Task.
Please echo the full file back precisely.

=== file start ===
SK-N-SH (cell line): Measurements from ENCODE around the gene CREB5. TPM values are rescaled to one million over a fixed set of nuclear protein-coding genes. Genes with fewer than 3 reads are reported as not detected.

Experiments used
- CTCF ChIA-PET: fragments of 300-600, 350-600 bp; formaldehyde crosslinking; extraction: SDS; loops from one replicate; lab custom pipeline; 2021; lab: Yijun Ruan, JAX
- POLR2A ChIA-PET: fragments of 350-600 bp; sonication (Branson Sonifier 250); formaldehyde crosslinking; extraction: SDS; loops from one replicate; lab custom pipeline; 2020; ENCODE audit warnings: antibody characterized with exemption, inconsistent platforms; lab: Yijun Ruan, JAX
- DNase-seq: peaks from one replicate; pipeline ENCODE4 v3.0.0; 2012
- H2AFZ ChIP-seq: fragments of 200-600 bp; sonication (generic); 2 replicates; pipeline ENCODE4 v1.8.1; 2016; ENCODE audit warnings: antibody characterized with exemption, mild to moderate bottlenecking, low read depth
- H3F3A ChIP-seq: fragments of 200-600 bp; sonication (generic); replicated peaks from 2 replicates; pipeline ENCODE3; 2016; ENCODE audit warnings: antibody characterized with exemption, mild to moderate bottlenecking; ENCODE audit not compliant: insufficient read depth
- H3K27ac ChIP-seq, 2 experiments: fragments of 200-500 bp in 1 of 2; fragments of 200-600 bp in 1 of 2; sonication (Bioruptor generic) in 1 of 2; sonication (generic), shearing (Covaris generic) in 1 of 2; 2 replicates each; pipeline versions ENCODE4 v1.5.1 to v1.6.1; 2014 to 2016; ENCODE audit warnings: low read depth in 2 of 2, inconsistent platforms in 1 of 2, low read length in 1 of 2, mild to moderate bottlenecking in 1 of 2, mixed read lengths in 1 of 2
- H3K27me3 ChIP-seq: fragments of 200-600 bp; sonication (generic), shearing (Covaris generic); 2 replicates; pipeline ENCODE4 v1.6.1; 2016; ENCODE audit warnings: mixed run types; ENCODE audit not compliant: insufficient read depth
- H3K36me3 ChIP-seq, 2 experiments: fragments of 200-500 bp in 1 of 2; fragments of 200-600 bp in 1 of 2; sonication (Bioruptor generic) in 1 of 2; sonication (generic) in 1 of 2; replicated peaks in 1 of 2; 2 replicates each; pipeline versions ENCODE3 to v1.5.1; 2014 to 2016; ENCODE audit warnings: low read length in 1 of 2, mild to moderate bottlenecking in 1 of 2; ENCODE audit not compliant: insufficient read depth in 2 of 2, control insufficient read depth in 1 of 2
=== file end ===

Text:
SK-N-SH (cell line): Measurements from ENCODE around the gene CREB5. TPM values are rescaled to one million over a fixed set of nuclear protein-coding genes. Genes with fewer than 3 reads are reported as not detected.

Experiments used
- CTCF ChIA-PET: fragments of 300-600, 350-600 bp; formaldehyde crosslinking; extraction: SDS; loops from one replicate; lab custom pipeline; 2021; lab: Yijun Ruan, JAX
- POLR2A ChIA-PET: fragments of 350-600 bp; sonication (Branson Sonifier 250); formaldehyde crosslinking; extraction: SDS; loops from one replicate; lab custom pipeline; 2020; ENCODE audit warnings: antibody characterized with exemption, inconsistent platforms; lab: Yijun Ruan, JAX
- DNase-seq: peaks from one replicate; pipeline ENCODE4 v3.0.0; 2012
- H2AFZ ChIP-seq: fragments of 200-600 bp; sonication (generic); 2 replicates; pipeline ENCODE4 v1.8.1; 2016; ENCODE audit warnings: antibody characterized with exemption, mild to moderate bottlenecking, low read depth
- H3F3A ChIP-seq: fragments of 200-600 bp; sonication (generic); replicated peaks from 2 replicates; pipeline ENCODE3; 2016; ENCODE audit warnings: antibody characterized with exemption, mild to moderate bottlenecking; ENCODE audit not compliant: insufficient read depth
- H3K27ac ChIP-seq, 2 experiments: fragments of 200-500 bp in 1 of 2; fragments of 200-600 bp in 1 of 2; sonication (Bioruptor generic) in 1 of 2; sonication (generic), shearing (Covaris generic) in 1 of 2; 2 replicates each; pipeline versions ENCODE4 v1.5.1 to v1.6.1; 2014 to 2016; ENCODE audit warnings: low read depth in 2 of 2, inconsistent platforms in 1 of 2, low read length in 1 of 2, mild to moderate bottlenecking in 1 of 2, mixed read lengths in 1 of 2
- H3K27me3 ChIP-seq: fragments of 200-600 bp; sonication (generic), shearing (Covaris generic); 2 replicates; pipeline ENCODE4 v1.6.1; 2016; ENCODE audit warnings: mixed run types; ENCODE audit not compliant: insufficient read depth
- H3K36me3 ChIP-seq, 2 experiments: fragments of 200-500 bp in 1 of 2; fragments of 200-600 bp in 1 of 2; sonication (Bioruptor generic) in 1 of 2; sonication (generic) in 1 of 2; replicated peaks in 1 of 2; 2 replicates each; pipeline versions ENCODE3 to v1.5.1; 2014 to 2016; ENCODE audit warnings: low read length in 1 of 2, mild to moderate bottlenecking in 1 of 2; ENCODE audit not compliant: insufficient read depth in 2 of 2, control insufficient read depth in 1 of 2